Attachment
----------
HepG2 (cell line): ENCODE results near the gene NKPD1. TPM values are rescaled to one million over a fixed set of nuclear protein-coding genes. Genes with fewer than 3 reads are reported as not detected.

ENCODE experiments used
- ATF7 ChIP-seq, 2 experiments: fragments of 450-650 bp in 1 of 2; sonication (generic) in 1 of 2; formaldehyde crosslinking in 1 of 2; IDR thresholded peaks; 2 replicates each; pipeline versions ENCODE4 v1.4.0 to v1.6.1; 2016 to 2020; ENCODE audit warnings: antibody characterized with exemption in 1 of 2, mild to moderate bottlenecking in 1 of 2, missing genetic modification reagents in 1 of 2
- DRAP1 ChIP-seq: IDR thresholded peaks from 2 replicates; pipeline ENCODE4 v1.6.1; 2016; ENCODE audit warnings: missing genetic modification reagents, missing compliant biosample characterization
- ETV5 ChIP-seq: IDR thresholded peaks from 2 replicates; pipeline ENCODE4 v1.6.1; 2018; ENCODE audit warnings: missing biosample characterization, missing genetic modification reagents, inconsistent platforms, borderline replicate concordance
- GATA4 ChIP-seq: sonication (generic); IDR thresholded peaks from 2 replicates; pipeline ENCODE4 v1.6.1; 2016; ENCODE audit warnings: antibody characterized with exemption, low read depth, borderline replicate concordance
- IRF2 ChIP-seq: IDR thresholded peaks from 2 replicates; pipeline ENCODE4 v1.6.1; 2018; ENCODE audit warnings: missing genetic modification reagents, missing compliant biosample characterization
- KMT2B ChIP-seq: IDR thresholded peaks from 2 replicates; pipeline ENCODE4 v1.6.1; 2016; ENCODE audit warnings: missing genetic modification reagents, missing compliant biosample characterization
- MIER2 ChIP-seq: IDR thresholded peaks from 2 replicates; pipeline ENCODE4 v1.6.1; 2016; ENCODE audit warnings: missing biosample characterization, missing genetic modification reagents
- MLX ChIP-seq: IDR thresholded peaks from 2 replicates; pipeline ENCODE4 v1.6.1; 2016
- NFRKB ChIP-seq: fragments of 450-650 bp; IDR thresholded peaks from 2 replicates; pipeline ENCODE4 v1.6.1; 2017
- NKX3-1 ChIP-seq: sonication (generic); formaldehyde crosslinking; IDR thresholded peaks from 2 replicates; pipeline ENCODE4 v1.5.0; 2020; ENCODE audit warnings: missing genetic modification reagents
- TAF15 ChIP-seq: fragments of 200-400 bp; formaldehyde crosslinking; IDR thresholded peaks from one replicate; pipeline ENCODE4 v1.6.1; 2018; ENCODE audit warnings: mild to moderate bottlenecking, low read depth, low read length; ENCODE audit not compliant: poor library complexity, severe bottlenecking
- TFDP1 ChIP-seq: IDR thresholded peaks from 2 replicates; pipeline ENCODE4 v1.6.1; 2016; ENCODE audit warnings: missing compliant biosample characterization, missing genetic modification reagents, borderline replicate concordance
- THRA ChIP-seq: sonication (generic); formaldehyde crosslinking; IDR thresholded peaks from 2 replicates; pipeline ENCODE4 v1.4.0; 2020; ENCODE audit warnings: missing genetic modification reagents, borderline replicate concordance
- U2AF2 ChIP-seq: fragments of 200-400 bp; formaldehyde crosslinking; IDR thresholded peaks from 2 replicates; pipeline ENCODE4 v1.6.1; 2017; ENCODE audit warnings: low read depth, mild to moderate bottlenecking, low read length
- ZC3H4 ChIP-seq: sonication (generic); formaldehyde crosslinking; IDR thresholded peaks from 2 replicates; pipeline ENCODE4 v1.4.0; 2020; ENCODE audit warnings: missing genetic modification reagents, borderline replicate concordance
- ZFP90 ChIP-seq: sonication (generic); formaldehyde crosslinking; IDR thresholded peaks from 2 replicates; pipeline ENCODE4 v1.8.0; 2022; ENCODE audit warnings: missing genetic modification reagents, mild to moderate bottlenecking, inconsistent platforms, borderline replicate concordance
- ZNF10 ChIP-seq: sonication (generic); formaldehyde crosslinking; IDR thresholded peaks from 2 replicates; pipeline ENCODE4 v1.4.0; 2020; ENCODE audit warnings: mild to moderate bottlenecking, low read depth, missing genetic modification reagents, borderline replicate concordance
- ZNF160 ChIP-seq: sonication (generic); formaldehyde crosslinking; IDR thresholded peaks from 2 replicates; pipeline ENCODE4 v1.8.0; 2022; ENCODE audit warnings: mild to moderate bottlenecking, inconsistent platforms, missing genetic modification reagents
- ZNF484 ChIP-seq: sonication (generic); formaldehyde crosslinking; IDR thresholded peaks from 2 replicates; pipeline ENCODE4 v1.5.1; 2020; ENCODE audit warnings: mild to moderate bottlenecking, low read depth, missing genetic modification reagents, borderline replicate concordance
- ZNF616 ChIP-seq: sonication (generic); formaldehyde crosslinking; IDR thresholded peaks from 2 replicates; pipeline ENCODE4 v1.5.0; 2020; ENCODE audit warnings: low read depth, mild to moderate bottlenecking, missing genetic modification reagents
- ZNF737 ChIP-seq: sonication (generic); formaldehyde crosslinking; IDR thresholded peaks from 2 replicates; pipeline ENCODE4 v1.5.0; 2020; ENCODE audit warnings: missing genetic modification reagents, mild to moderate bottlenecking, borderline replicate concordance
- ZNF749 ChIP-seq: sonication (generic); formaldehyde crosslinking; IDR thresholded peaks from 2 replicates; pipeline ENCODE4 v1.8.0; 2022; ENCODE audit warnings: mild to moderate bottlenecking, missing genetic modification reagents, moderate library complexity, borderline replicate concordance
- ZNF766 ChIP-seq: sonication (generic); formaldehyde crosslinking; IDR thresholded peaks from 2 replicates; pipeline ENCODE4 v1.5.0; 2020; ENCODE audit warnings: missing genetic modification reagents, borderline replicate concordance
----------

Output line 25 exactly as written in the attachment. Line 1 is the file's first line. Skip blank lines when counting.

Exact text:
- ZNF766 ChIP-seq: sonication (generic); formaldehyde crosslinking; IDR thresholded peaks from 2 replicates; pipeline ENCODE4 v1.5.0; 2020; ENCODE audit warnings: missing genetic modification reagents, borderline replicate concordance